Oh, and then there's the 'hire and lay off' mentality within the department - namely, hire full time help that you think you might possibly need in, say, a year or two, and then when that doesn't materialize, lay-off that individual or those individuals. I was mislead into believing that I was being hired for a highly confidential (so confidential that few details were shared prior to being hired), extremely high priority project with imminent need where I'd hit the floor running with such vigor that my "head will spin". My first two months were spent without being provided anything to manage (although I was intermittently provided various tasks most often unrelated to the role for which I was hired). Eventually I picked up little jobs to keep me busy, all of which were below my professional level. Nine months after being hired, after only being allowed (yes, 'allowed') to attend a single core team meeting due to a co-worker's travels, the project failed and I was spontaneously laid off. So much for the stability of a large, well-established multi-national corporation.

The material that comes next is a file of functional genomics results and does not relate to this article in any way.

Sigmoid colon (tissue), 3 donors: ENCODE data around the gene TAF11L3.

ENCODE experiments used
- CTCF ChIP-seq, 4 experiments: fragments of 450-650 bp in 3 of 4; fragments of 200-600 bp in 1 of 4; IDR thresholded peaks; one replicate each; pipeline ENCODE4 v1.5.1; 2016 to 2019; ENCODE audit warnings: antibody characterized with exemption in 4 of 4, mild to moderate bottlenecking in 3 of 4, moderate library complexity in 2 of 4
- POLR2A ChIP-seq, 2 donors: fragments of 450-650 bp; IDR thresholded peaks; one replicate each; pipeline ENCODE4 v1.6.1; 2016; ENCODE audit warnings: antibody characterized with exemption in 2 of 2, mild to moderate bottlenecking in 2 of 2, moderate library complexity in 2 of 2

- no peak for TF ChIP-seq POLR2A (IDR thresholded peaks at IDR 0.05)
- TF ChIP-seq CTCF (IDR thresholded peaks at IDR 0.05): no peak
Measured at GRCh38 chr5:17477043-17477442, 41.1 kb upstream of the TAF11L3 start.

These things are the tip of the iceberg. My recommendations to anyone considering a position within Covidien include the following:
    - Heed your inner instincts. Mine were telling me that something wasn't exactly right, but I was drawn into the the company's location and the promise of a shorter commute which I accepted, even in the face of a decreased salary. This was by far the most unfortnate professional experience I would imagine. If you want to experience something similarly disfunctional, watch an episode of "The Office" and call it a day.